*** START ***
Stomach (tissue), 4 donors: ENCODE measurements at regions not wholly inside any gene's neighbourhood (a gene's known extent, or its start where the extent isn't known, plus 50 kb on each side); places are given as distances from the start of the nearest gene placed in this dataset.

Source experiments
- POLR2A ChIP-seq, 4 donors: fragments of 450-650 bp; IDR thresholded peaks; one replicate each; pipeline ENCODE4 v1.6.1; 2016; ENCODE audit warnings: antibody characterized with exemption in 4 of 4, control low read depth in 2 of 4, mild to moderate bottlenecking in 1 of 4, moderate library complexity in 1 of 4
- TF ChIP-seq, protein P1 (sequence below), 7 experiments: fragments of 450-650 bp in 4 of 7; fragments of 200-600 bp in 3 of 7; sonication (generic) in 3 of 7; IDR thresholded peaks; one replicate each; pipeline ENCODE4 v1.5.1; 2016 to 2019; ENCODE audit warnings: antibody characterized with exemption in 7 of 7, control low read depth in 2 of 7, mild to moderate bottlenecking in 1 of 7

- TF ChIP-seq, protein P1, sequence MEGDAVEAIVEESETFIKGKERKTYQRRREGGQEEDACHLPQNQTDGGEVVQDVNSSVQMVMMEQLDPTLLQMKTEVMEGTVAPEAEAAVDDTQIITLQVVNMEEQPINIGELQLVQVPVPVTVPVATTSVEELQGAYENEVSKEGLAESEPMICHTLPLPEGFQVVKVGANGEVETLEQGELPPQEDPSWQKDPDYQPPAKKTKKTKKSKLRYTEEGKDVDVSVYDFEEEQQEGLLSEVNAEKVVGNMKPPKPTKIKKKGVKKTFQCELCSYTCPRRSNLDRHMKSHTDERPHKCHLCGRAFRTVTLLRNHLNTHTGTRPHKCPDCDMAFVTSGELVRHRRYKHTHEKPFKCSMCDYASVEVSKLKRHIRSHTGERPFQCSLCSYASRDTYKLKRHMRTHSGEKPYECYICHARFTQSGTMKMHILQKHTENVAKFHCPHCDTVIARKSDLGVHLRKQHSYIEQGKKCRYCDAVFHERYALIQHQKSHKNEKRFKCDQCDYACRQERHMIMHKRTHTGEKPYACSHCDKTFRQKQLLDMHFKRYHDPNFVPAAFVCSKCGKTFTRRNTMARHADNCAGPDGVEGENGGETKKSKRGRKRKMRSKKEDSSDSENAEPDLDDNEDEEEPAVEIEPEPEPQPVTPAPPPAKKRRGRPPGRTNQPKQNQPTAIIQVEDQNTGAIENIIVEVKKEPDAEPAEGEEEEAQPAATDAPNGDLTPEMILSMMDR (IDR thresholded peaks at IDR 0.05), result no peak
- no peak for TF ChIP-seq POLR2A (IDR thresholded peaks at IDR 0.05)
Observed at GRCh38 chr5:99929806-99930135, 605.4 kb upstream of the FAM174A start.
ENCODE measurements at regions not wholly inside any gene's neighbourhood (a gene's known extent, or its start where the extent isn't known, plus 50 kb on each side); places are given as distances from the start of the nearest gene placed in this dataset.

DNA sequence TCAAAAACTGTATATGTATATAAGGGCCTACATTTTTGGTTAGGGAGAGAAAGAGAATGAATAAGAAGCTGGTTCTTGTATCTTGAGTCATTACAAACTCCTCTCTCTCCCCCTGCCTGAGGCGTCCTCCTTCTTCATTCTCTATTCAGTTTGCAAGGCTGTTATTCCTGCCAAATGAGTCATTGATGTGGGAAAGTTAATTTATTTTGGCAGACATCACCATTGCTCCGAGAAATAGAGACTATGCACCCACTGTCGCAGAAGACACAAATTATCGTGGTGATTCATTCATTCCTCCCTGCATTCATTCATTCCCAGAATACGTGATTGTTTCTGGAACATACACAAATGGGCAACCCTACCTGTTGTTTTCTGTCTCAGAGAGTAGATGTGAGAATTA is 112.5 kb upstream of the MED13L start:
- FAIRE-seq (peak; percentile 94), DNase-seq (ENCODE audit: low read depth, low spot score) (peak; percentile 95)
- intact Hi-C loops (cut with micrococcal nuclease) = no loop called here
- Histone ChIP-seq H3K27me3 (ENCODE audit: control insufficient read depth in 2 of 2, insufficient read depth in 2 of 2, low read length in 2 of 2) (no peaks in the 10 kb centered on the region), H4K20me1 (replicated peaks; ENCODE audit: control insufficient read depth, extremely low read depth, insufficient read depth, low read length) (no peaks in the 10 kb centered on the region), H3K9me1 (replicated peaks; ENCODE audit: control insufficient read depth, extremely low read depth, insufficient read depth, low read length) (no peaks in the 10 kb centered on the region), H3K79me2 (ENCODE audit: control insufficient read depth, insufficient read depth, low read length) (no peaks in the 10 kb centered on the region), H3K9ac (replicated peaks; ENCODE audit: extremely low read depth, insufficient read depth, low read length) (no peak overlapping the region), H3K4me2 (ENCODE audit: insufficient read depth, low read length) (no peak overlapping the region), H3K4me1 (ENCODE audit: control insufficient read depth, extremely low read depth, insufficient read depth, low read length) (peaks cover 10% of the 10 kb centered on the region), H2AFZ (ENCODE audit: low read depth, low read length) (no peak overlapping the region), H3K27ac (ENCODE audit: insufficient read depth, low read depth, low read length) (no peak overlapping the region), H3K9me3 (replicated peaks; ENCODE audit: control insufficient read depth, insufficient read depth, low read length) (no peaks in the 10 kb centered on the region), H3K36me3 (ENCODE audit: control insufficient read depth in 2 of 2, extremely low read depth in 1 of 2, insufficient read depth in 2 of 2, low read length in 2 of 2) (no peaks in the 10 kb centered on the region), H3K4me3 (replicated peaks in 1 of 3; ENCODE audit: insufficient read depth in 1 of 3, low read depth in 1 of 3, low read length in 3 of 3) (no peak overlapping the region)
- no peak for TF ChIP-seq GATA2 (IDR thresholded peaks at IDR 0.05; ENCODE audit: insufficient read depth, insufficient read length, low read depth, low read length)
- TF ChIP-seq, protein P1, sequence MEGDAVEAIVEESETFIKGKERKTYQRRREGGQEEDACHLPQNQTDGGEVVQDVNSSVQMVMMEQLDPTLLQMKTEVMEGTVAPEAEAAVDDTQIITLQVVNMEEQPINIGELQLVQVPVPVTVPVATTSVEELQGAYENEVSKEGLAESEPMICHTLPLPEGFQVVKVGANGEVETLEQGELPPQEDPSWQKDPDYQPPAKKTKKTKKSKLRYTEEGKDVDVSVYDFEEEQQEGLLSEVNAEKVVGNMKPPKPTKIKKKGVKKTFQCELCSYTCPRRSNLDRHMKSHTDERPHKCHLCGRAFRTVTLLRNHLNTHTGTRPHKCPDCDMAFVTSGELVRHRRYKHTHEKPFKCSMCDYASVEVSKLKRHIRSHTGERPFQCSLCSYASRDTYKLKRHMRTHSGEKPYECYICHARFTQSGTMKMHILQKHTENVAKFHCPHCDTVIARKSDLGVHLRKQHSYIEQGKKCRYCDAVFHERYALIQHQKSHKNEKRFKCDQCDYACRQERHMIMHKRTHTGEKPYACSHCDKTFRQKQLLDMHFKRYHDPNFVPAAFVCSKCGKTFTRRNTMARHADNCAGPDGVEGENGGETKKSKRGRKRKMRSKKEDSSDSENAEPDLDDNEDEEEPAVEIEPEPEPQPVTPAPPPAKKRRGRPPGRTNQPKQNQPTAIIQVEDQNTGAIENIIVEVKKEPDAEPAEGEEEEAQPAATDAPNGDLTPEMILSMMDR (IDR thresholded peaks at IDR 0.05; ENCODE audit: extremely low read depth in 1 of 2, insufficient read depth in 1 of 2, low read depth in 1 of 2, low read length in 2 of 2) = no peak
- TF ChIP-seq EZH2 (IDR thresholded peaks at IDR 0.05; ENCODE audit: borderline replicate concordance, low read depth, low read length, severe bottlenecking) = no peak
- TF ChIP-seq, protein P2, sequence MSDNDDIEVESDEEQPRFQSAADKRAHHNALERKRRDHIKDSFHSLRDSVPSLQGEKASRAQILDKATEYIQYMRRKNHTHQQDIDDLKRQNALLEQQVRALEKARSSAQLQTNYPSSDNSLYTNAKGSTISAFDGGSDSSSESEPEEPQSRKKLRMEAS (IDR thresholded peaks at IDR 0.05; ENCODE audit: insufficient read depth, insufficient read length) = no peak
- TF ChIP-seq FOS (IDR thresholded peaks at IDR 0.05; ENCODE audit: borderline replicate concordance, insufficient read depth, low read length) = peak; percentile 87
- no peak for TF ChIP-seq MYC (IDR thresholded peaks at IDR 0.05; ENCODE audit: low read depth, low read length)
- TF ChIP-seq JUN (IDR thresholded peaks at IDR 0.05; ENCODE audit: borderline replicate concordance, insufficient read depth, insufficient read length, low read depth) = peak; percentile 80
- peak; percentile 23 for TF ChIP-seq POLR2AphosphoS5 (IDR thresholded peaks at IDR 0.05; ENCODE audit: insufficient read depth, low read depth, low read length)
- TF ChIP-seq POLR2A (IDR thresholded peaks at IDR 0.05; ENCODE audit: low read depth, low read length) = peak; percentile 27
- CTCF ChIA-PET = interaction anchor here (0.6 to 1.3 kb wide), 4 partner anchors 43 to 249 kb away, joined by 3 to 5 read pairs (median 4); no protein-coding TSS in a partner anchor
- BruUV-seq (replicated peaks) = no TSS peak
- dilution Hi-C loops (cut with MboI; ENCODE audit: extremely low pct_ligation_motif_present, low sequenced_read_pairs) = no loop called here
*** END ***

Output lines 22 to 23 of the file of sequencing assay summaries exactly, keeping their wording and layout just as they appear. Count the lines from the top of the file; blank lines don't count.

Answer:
- CTCF ChIA-PET = interaction anchor here (0.6 to 1.3 kb wide), 4 partner anchors 43 to 249 kb away, joined by 3 to 5 read pairs (median 4); no protein-coding TSS in a partner anchor
- BruUV-seq (replicated peaks) = no TSS peak